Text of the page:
I don’t think I’d ever read a book about the 1965 riots in Watts, California, until I read Brenda Woods’ beautifully written book, “When Winter Robeson Came.” There is much that is lovely about the verse in this story: the lyrical language, the way Woods compares feelings to tempos in music, the clever way she compares the discrimination in Mississippi to that in California, and how she manages to make us feel the gamut of emotions that the characters display from fear to joy.
The story is in first person and narrated by Miss Eden Louise Coal, almost thirteen years old. She and her family moved to Los Angeles when she was ten, and she still misses Indianola, Mississippi, where she was born and where:
“…trios of songbirds serenaded me in the morning
and lightning bugs added sparkle to summertime nights.”
Eden had a music teacher there who encouraged her to dream big and to listen to the music in nature and everywhere. Her piano teacher in LA diminishes Eden’s aspirations by admonishing that girls don’t compose music. She remembers her first music teacher talking about Negro women composers like Margaret Bonds and Julia Perry, “writers of spirituals, sonatas, symphonies, even operas.” Eden has big dreams, and her life in Los Angeles seems idyllic when her cousin, Winter, comes for a two-week visit from Mississippi. Ostensibly, he’s there to see his relatives and enjoy California, but he has a secret mission.
As he explains to Eden, ten years previously, his father disappeared. He had gone to Los Angeles to find work and was supposed to send for Winter and his mother. They received a letter that he had gotten a job at the docks, and then they never heard from him again. No one knew what had happened to him, and Winter’s mother became bitter and disillusioned. Winter was just sad, and he was determined to find out what had happened. While he and Eden are playing detective and visiting the area where his father lived all those years ago, we see Los Angeles and Mississippi from their points of view.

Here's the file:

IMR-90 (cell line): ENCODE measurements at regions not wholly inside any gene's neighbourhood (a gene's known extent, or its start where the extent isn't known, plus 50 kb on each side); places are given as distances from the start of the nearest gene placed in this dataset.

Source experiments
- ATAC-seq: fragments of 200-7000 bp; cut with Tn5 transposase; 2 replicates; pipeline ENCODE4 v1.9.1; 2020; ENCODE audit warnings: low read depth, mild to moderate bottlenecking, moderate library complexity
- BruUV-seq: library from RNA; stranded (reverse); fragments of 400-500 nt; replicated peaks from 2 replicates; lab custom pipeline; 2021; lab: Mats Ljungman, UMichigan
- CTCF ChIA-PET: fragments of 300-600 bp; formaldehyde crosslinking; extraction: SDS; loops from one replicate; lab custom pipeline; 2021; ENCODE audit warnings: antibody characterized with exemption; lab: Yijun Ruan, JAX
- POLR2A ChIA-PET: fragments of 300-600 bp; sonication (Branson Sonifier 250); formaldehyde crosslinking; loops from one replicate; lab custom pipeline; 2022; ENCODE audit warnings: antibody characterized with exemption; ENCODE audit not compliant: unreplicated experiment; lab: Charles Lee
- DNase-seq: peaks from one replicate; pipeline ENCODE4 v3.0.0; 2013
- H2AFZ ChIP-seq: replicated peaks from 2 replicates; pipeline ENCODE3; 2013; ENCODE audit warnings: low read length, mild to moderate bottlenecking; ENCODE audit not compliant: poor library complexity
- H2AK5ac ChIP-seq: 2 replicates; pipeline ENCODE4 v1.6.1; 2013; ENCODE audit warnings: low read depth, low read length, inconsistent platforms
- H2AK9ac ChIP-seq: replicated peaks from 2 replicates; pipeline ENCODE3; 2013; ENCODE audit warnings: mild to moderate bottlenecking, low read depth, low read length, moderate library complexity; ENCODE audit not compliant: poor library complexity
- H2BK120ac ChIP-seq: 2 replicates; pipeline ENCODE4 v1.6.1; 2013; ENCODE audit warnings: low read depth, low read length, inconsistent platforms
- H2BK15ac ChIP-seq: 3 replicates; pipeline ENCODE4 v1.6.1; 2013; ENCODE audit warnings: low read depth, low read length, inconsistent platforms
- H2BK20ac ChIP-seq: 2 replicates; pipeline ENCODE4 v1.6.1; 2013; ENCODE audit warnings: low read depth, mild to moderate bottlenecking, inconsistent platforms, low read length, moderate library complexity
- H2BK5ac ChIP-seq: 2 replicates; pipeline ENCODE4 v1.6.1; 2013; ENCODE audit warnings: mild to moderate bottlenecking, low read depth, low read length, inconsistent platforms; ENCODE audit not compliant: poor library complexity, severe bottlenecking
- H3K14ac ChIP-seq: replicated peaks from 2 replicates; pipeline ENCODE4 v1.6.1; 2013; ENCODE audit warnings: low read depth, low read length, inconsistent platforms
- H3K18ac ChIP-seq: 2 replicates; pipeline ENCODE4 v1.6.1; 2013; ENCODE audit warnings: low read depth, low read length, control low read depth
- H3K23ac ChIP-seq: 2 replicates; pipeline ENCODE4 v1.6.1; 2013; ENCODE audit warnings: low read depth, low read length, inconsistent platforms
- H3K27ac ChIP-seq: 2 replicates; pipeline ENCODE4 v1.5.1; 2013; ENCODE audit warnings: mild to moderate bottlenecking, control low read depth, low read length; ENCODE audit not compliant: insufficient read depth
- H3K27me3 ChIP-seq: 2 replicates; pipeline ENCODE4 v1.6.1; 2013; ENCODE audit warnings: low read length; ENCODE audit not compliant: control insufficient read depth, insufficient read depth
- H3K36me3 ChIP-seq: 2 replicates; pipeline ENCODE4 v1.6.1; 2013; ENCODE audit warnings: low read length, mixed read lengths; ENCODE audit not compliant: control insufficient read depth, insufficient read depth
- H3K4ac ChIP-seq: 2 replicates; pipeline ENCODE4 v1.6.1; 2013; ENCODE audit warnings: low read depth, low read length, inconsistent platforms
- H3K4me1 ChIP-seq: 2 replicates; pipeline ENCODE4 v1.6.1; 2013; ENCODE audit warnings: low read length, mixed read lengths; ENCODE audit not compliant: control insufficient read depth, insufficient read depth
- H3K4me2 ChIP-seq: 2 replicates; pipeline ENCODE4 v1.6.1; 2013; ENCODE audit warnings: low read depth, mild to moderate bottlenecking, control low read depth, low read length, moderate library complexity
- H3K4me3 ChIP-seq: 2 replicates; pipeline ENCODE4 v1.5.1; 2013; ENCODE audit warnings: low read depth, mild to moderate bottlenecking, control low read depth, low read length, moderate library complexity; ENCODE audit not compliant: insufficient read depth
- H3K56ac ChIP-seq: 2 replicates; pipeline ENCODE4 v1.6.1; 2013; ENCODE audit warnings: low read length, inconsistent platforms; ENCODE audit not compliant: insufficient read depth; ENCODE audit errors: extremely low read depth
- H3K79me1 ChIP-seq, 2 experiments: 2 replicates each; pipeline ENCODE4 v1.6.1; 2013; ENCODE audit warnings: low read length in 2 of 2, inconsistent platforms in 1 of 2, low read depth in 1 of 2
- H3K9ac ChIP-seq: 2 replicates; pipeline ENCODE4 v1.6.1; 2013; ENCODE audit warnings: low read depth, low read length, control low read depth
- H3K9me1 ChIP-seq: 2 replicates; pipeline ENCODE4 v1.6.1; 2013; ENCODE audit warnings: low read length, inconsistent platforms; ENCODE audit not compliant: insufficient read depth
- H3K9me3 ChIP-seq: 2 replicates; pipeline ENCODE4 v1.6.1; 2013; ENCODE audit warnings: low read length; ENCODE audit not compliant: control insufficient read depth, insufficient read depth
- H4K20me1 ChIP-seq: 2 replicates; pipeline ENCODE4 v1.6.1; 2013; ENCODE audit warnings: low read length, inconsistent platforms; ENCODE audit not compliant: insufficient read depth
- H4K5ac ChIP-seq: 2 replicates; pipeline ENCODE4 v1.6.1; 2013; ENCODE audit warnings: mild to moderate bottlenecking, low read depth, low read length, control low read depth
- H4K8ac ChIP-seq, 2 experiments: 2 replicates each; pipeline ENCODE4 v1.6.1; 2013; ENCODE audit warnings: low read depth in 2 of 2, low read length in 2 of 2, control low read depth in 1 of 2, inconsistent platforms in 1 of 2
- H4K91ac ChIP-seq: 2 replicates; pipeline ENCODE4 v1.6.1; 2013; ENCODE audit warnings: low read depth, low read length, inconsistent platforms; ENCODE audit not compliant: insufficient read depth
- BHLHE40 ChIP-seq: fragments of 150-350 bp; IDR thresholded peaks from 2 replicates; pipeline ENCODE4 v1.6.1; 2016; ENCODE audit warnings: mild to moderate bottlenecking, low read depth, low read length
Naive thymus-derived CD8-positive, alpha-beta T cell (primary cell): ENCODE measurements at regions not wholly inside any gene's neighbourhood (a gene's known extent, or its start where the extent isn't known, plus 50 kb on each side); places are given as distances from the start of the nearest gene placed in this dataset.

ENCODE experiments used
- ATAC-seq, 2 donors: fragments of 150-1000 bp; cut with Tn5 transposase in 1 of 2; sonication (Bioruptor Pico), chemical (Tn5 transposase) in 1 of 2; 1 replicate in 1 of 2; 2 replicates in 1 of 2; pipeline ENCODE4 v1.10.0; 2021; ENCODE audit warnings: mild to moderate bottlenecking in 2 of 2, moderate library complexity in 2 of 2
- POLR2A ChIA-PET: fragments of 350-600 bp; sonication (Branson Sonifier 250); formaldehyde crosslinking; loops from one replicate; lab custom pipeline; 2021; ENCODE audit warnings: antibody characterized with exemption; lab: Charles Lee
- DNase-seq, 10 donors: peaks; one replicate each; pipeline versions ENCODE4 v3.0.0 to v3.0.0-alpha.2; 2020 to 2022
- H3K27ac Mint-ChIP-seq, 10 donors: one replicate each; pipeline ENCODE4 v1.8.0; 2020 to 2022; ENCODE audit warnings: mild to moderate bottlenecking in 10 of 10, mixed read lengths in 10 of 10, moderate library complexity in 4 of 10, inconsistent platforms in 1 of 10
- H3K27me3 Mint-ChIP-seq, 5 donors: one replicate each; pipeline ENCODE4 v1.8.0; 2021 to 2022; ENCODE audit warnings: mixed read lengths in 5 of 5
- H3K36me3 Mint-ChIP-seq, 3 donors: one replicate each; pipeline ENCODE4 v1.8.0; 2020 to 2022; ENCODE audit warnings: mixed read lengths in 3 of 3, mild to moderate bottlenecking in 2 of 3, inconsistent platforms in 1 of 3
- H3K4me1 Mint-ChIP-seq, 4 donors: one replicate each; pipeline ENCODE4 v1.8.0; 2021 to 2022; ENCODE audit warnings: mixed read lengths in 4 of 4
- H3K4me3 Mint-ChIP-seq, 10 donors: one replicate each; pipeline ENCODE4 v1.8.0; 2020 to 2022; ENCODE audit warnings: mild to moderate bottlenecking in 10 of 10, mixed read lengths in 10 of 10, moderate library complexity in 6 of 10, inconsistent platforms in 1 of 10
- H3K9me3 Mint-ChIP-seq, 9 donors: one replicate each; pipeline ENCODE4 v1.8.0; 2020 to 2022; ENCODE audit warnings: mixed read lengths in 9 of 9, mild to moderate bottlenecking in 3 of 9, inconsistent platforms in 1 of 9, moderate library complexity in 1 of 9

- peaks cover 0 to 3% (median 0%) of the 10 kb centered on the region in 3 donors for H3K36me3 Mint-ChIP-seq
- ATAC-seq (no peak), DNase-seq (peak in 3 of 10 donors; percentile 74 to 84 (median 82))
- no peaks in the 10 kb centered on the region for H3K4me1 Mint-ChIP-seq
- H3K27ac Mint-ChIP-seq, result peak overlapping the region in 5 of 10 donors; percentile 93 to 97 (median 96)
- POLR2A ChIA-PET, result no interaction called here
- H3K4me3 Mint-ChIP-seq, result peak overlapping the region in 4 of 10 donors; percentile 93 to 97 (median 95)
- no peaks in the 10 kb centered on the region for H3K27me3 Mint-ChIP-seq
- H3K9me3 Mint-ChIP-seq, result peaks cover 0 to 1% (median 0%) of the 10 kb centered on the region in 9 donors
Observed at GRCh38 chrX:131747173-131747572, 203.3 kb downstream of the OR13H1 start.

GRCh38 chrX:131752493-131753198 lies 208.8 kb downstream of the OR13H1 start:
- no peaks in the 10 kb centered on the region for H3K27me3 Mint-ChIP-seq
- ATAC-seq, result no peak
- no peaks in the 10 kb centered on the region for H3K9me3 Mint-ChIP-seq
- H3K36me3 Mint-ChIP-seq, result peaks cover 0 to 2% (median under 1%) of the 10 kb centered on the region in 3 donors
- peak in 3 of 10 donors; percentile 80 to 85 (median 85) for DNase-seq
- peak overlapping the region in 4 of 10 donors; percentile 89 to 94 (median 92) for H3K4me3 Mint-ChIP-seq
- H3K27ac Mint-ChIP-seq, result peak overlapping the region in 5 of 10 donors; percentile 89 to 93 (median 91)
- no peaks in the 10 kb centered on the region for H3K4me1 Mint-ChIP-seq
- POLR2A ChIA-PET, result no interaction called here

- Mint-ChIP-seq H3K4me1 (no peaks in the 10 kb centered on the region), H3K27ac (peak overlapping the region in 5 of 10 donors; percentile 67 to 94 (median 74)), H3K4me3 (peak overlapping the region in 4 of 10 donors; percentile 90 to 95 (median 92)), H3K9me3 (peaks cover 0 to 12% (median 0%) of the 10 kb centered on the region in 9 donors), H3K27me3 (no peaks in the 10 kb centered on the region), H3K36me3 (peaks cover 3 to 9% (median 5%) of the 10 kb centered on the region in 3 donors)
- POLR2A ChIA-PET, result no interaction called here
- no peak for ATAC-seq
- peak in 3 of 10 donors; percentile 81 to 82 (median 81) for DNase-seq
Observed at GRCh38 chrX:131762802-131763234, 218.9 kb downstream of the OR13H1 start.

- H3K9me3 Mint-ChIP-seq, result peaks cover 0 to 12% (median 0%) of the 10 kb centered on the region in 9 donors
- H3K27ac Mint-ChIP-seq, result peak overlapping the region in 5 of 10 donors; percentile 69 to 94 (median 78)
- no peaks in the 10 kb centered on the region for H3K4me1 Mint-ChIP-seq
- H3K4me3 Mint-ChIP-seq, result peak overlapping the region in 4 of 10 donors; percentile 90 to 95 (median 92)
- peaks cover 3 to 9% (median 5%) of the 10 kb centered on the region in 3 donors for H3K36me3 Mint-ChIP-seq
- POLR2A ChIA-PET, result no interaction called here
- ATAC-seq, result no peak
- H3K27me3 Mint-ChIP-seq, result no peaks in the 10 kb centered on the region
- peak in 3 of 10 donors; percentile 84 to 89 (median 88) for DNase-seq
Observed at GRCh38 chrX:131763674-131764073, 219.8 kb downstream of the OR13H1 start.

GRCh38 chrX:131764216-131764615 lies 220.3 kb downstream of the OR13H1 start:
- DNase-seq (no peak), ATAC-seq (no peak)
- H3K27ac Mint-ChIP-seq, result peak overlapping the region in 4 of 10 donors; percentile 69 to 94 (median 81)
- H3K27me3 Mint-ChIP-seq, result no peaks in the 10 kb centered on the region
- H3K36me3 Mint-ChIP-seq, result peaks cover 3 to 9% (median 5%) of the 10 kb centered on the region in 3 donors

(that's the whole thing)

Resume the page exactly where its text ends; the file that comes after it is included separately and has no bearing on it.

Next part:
We learn that while Los Angeles didn’t have Jim Crow laws, there were tacit “understandings” instead. There were neighborhoods where Blacks couldn’t buy homes. Even in Eden’s neighborhood, which had cute houses and better schools than the traditional Black neighborhoods like Watts, whites were moving out. Kids will read about the term “white flight.” Mr. Fitzpatrick is the last white person living on their block. Eden shares that “When we first moved here, there were five white families.” And her mama says that after that, the FOR SALE signs went up and off flew the white families. Eden narrates, “I picture white birds flying away and tell him, “It’s called white flight…Soon as Negroes come, most white folks go.” And Winter comments that, “Y’all still got a little Jim Crow here too, huh?”
This isn’t an action books or a book that’s all about racism. It is, instead, a beautiful peek into a history that isn’t always as beautiful as we suppose it is. While I heard about the Watts riots, of course, and I have family living in Los Angeles, I never really thought about the history of the city. This book is eye-opening in that respect. When Eden’s friend moves to a better neighborhood, Baldwin Hills, it’s described by a neighbor as “the Negro Beverly Hills.” To Winter, though, it’s still better than Mississippi, as he comments when they ride the city bus to Watts, where his father lived a decade before, “I know the law says Jim Crow is supposed to be over and all, but back home, so as not to cause trouble, most of us, including me, still sit in the back.” He chooses to sit right in front on this bus.
Because it’s written in verse, it’s a quick read. It would be a wonderful choice to use as a read aloud in a fourth or fifth grade classroom. In the hands of the right teacher, the figurative language and the history could provide some very thoughtful discussion about our history, prejudice, and the struggle for equality. Obviously and truly heartbreakingly, in some places such discussion would be prohibited by laws that only serve to prove that no matter how much time has passed, not enough has changed. Until all public schools provide the same quality education no matter what neighborhood a child lives in, until teachers are encouraged to challenge children to think for themselves rather than accept what others tell them, until every person’s right to vote is considered sacred, we still have a lot to do. And in some very important ways, nothing has changed since the setting of this story in 1965. And that’s an important discussion.
Please note: This review is based on the final, hardcover book provided by Nancy Paulsen Books, the publisher, for review purposes.